There is one kind of justice for the rich and another for the poor. This means that the imposition of the death penalty will at least partly be influenced by factors that have nothing to do with the relative blameworthiness of the criminal.
To allow for the imposition of the death penalty where a person’s race or class, or the race or class of his or her victim, will potentially play a role in whether the murderer lives or dies, flies in the face of the most basic values enshrined in our Constitution.
Of course, it is not only when the death penalty is imposed that the criminal justice system does not treat all people the same. It is imperative that the state and the judiciary begin to grapple with this grave injustice and start addressing the inherent inequalities in the system.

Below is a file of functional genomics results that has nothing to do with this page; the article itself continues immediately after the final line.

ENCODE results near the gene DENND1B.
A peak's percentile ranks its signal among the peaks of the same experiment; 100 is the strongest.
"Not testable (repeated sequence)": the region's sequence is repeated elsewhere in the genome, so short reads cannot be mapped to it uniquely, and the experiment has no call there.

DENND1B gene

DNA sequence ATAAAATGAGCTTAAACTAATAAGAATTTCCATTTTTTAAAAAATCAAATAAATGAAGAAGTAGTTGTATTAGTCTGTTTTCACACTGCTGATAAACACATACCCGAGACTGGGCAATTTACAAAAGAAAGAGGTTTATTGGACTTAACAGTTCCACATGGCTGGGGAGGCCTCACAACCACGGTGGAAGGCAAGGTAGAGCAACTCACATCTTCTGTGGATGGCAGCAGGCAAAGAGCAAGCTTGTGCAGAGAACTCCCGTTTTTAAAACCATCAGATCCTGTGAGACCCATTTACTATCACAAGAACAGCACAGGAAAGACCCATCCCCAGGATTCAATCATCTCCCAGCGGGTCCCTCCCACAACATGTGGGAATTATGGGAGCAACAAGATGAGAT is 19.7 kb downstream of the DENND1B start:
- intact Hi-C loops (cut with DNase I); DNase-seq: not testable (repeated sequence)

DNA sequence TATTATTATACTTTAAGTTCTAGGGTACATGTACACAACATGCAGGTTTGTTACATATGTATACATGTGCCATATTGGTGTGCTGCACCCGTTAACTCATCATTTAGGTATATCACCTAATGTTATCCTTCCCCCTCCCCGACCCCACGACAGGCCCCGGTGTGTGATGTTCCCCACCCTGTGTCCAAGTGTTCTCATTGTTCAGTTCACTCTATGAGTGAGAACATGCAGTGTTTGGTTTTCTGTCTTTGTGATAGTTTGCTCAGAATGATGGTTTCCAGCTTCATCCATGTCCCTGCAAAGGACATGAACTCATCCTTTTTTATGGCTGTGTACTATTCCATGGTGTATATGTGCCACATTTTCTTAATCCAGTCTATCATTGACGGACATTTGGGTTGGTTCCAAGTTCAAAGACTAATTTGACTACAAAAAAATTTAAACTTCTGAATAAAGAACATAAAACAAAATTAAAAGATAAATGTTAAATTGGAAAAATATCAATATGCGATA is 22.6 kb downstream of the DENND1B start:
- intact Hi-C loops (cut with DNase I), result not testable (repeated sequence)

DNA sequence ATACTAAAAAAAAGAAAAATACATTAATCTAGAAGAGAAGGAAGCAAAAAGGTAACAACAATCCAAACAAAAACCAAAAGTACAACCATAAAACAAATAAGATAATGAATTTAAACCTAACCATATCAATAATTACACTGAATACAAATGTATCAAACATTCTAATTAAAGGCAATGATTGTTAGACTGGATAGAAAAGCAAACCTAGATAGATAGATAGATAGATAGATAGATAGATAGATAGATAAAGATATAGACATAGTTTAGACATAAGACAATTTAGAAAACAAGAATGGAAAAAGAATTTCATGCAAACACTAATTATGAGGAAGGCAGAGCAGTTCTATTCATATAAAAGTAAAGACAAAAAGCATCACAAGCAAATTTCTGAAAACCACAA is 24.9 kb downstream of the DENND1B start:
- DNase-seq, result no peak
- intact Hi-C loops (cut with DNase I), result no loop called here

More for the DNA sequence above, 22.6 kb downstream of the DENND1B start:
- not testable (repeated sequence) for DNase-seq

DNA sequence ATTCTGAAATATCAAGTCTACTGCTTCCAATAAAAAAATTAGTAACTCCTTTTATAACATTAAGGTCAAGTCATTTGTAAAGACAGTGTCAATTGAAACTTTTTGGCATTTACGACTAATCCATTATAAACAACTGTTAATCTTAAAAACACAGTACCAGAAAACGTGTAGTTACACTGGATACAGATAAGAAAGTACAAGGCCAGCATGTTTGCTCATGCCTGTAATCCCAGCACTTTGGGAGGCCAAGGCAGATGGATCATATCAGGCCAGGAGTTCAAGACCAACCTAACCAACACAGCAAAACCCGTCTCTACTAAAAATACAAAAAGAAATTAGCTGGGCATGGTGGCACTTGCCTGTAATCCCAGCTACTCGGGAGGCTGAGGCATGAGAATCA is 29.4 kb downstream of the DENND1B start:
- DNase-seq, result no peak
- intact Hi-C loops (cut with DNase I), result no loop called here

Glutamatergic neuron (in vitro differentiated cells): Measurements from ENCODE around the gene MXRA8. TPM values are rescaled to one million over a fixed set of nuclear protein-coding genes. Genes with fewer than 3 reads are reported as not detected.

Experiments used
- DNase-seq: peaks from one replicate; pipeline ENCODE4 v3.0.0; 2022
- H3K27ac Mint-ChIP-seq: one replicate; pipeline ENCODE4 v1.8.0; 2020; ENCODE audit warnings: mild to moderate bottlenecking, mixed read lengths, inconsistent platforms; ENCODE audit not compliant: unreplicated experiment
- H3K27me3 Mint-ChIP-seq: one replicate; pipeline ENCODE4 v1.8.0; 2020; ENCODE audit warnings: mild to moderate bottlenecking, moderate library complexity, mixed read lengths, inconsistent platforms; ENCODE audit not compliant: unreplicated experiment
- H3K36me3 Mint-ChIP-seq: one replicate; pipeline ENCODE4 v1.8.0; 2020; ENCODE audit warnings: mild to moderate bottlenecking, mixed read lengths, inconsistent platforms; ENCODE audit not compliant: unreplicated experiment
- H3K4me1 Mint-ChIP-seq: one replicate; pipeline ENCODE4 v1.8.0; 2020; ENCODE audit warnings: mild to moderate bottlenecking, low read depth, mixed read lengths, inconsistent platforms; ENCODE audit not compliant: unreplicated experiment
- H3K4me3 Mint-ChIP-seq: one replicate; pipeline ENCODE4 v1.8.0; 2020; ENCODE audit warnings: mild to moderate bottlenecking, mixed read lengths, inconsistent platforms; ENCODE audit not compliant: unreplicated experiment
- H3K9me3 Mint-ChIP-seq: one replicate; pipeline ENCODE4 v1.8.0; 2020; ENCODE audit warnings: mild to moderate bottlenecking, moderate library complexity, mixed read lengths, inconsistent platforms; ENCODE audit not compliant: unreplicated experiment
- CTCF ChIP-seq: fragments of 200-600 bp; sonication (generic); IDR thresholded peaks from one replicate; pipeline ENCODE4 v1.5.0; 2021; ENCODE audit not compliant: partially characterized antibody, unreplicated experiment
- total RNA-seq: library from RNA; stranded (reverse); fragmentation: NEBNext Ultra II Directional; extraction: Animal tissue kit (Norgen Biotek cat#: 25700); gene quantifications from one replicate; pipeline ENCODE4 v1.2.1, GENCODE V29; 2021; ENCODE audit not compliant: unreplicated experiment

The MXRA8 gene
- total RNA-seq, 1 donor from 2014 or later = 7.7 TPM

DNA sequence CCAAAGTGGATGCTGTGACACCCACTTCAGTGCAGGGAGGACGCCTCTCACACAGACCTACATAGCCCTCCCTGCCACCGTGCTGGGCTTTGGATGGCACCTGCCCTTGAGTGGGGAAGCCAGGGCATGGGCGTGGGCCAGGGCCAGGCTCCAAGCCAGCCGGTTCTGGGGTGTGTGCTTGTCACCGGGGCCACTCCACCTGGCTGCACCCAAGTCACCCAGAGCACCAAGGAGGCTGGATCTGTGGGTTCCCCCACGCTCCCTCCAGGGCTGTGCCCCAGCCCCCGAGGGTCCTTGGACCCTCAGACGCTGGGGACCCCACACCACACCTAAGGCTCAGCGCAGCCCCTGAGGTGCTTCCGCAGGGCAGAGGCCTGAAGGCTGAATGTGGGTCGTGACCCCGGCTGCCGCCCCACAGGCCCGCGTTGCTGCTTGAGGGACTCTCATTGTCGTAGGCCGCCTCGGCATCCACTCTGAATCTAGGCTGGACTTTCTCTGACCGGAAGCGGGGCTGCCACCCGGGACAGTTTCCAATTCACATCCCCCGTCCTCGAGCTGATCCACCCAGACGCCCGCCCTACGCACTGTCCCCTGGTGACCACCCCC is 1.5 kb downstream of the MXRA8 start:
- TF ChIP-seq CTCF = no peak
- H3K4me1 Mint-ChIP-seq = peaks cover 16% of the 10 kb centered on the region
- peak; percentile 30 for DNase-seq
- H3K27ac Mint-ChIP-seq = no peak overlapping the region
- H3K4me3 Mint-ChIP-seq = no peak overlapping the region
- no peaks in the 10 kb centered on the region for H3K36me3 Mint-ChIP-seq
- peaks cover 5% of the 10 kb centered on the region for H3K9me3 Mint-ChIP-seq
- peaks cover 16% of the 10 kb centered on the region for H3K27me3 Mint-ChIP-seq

But the injustice is more severe when the death penalty is imposed and where a person is executed. The death penalty is final and if a mistake is discovered after a person has been executed there is no way of even beginning to rectify the mistake.
Unjust imprisonment is a great wrong, but if it is discovered, the prisoner can be released and compensated; but the killing of an innocent person is irremediable.
Campaigns to reintroduce the death penalty are counter-productive. They detract attention from the true causes of violent crime – including unconscionable inequality and deprivation, and ineffective policing – and create the false impression that there is a magic bullet to deal with violent crime in our society. Instead of clamouring for the return of state-sanctioned killing, citizens should demand that the state speed up the eradication of inequality and improve the manner in which crime is investigated and prosecuted.
Pity so many citizens are blinded by their desire for revenge and cannot see that their talk of reintroducing the death penalty give our politicians a free pass.